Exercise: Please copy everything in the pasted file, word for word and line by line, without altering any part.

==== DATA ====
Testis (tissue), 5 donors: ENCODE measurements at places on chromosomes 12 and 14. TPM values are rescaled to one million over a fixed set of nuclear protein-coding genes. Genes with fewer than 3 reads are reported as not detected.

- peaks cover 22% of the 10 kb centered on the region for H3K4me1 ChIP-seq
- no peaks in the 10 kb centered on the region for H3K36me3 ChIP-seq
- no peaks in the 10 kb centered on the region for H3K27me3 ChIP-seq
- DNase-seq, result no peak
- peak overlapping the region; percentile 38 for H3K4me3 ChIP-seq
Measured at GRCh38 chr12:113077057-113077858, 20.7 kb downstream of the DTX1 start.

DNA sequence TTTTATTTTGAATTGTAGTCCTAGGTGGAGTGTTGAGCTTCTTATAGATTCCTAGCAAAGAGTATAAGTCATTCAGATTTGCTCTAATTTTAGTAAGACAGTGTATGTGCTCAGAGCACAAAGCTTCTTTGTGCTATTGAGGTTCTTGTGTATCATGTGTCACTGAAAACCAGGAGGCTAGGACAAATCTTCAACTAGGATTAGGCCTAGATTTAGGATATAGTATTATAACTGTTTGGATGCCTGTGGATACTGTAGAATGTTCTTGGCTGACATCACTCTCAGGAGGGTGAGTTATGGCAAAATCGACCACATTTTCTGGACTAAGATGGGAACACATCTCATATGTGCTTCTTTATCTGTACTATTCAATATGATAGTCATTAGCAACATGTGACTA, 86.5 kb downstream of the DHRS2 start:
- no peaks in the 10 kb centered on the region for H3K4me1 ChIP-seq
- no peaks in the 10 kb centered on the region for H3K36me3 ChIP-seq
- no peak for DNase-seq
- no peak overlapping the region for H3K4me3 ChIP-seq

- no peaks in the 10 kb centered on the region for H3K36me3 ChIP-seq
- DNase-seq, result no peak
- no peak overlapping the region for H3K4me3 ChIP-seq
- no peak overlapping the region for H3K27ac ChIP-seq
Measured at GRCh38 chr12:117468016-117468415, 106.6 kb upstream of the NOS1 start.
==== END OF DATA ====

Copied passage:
Testis (tissue), 5 donors: ENCODE measurements at places on chromosomes 12 and 14. TPM values are rescaled to one million over a fixed set of nuclear protein-coding genes. Genes with fewer than 3 reads are reported as not detected.

- peaks cover 22% of the 10 kb centered on the region for H3K4me1 ChIP-seq
- no peaks in the 10 kb centered on the region for H3K36me3 ChIP-seq
- no peaks in the 10 kb centered on the region for H3K27me3 ChIP-seq
- DNase-seq, result no peak
- peak overlapping the region; percentile 38 for H3K4me3 ChIP-seq
Measured at GRCh38 chr12:113077057-113077858, 20.7 kb downstream of the DTX1 start.

DNA sequence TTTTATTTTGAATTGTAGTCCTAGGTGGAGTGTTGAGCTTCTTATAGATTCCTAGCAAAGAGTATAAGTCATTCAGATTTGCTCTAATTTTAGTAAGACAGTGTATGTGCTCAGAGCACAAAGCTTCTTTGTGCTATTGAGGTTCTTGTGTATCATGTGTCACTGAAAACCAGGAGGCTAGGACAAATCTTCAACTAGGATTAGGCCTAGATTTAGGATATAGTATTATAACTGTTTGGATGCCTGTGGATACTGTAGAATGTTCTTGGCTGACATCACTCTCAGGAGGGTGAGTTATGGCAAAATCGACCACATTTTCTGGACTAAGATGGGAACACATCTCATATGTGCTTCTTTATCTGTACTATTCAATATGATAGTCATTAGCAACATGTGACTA, 86.5 kb downstream of the DHRS2 start:
- no peaks in the 10 kb centered on the region for H3K4me1 ChIP-seq
- no peaks in the 10 kb centered on the region for H3K36me3 ChIP-seq
- no peak for DNase-seq
- no peak overlapping the region for H3K4me3 ChIP-seq

- no peaks in the 10 kb centered on the region for H3K36me3 ChIP-seq
- DNase-seq, result no peak
- no peak overlapping the region for H3K4me3 ChIP-seq
- no peak overlapping the region for H3K27ac ChIP-seq
Measured at GRCh38 chr12:117468016-117468415, 106.6 kb upstream of the NOS1 start.